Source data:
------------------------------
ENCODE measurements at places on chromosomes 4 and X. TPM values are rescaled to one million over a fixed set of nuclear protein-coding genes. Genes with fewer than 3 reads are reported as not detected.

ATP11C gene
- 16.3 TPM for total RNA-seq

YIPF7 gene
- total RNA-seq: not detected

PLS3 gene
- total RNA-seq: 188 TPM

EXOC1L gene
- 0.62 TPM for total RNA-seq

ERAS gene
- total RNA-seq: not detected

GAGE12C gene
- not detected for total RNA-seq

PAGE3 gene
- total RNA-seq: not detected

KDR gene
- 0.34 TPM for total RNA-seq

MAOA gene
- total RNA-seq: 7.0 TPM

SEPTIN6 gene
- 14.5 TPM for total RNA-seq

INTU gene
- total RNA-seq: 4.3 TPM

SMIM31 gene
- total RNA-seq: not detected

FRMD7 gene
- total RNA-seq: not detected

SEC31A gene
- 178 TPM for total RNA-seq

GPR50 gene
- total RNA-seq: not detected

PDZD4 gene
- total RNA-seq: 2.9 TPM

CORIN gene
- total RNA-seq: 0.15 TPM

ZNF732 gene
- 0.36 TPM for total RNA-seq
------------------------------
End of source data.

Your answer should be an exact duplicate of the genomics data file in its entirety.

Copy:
ENCODE measurements at places on chromosomes 4 and X. TPM values are rescaled to one million over a fixed set of nuclear protein-coding genes. Genes with fewer than 3 reads are reported as not detected.

ATP11C gene
- 16.3 TPM for total RNA-seq

YIPF7 gene
- total RNA-seq: not detected

PLS3 gene
- total RNA-seq: 188 TPM

EXOC1L gene
- 0.62 TPM for total RNA-seq

ERAS gene
- total RNA-seq: not detected

GAGE12C gene
- not detected for total RNA-seq

PAGE3 gene
- total RNA-seq: not detected

KDR gene
- 0.34 TPM for total RNA-seq

MAOA gene
- total RNA-seq: 7.0 TPM

SEPTIN6 gene
- 14.5 TPM for total RNA-seq

INTU gene
- total RNA-seq: 4.3 TPM

SMIM31 gene
- total RNA-seq: not detected

FRMD7 gene
- total RNA-seq: not detected

SEC31A gene
- 178 TPM for total RNA-seq

GPR50 gene
- total RNA-seq: not detected

PDZD4 gene
- total RNA-seq: 2.9 TPM

CORIN gene
- total RNA-seq: 0.15 TPM

ZNF732 gene
- 0.36 TPM for total RNA-seq